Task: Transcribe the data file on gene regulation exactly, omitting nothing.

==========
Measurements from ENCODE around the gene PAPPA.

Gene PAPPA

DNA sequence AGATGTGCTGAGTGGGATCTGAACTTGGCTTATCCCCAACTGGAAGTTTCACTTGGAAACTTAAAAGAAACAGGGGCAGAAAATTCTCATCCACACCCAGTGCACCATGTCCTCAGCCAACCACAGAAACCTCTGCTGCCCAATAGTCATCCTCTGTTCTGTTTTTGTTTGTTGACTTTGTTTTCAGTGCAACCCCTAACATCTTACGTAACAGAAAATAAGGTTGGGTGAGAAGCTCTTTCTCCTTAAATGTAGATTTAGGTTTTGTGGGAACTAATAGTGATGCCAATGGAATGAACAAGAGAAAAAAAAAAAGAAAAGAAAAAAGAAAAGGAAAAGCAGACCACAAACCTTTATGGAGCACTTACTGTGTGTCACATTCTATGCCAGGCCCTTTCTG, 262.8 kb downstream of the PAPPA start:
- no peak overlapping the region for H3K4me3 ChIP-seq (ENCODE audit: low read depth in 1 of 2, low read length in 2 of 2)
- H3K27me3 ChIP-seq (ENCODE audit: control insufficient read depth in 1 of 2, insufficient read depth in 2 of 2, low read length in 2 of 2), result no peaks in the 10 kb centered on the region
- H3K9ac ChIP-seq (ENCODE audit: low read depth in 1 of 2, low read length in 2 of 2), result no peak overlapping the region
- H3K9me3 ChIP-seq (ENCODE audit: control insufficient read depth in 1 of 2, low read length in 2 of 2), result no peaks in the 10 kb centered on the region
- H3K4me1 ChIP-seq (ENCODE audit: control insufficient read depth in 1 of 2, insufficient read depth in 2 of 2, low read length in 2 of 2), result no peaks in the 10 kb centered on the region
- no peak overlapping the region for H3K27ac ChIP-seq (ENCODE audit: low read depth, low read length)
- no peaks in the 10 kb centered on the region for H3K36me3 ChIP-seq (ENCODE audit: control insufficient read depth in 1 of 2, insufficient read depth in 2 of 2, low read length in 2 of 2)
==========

Measurements from ENCODE around the gene PAPPA.

Gene PAPPA

DNA sequence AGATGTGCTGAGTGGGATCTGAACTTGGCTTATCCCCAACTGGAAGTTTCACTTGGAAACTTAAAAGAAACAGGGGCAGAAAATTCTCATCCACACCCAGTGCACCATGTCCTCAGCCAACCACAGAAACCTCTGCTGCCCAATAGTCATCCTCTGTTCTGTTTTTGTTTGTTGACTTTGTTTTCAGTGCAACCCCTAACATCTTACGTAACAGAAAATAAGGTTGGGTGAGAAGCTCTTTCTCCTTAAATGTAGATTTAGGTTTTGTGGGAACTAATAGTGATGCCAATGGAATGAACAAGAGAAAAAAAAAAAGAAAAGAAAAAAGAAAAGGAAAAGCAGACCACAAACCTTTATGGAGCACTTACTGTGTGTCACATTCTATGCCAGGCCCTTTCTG, 262.8 kb downstream of the PAPPA start:
- no peak overlapping the region for H3K4me3 ChIP-seq (ENCODE audit: low read depth in 1 of 2, low read length in 2 of 2)
- H3K27me3 ChIP-seq (ENCODE audit: control insufficient read depth in 1 of 2, insufficient read depth in 2 of 2, low read length in 2 of 2), result no peaks in the 10 kb centered on the region
- H3K9ac ChIP-seq (ENCODE audit: low read depth in 1 of 2, low read length in 2 of 2), result no peak overlapping the region
- H3K9me3 ChIP-seq (ENCODE audit: control insufficient read depth in 1 of 2, low read length in 2 of 2), result no peaks in the 10 kb centered on the region
- H3K4me1 ChIP-seq (ENCODE audit: control insufficient read depth in 1 of 2, insufficient read depth in 2 of 2, low read length in 2 of 2), result no peaks in the 10 kb centered on the region
- no peak overlapping the region for H3K27ac ChIP-seq (ENCODE audit: low read depth, low read length)
- no peaks in the 10 kb centered on the region for H3K36me3 ChIP-seq (ENCODE audit: control insufficient read depth in 1 of 2, insufficient read depth in 2 of 2, low read length in 2 of 2)